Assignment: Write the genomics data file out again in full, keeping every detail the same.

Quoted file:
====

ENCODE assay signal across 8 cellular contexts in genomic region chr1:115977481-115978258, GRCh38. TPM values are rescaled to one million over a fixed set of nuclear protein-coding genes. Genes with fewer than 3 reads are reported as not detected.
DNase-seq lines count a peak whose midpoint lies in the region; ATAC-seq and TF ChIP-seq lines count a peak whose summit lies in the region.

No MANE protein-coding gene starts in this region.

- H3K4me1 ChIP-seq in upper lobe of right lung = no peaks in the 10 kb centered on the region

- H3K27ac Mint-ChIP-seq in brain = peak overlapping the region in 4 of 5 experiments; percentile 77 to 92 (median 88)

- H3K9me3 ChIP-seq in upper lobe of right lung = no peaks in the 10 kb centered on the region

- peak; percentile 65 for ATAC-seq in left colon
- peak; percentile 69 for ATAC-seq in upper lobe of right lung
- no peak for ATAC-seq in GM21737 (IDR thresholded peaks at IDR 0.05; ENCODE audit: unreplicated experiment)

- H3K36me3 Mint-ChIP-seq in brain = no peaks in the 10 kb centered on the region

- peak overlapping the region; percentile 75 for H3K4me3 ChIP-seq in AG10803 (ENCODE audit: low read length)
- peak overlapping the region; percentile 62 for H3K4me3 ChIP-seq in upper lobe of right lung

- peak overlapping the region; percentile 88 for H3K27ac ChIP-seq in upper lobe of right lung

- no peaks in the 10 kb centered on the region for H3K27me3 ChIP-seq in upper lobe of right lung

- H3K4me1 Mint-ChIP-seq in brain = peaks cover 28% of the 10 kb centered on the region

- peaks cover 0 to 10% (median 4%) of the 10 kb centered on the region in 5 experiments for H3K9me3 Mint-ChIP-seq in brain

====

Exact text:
ENCODE assay signal across 8 cellular contexts in genomic region chr1:115977481-115978258, GRCh38. TPM values are rescaled to one million over a fixed set of nuclear protein-coding genes. Genes with fewer than 3 reads are reported as not detected.
DNase-seq lines count a peak whose midpoint lies in the region; ATAC-seq and TF ChIP-seq lines count a peak whose summit lies in the region.

No MANE protein-coding gene starts in this region.

- H3K4me1 ChIP-seq in upper lobe of right lung = no peaks in the 10 kb centered on the region

- H3K27ac Mint-ChIP-seq in brain = peak overlapping the region in 4 of 5 experiments; percentile 77 to 92 (median 88)

- H3K9me3 ChIP-seq in upper lobe of right lung = no peaks in the 10 kb centered on the region

- peak; percentile 65 for ATAC-seq in left colon
- peak; percentile 69 for ATAC-seq in upper lobe of right lung
- no peak for ATAC-seq in GM21737 (IDR thresholded peaks at IDR 0.05; ENCODE audit: unreplicated experiment)

- H3K36me3 Mint-ChIP-seq in brain = no peaks in the 10 kb centered on the region

- peak overlapping the region; percentile 75 for H3K4me3 ChIP-seq in AG10803 (ENCODE audit: low read length)
- peak overlapping the region; percentile 62 for H3K4me3 ChIP-seq in upper lobe of right lung

- peak overlapping the region; percentile 88 for H3K27ac ChIP-seq in upper lobe of right lung

- no peaks in the 10 kb centered on the region for H3K27me3 ChIP-seq in upper lobe of right lung

- H3K4me1 Mint-ChIP-seq in brain = peaks cover 28% of the 10 kb centered on the region

- peaks cover 0 to 10% (median 4%) of the 10 kb centered on the region in 5 experiments for H3K9me3 Mint-ChIP-seq in brain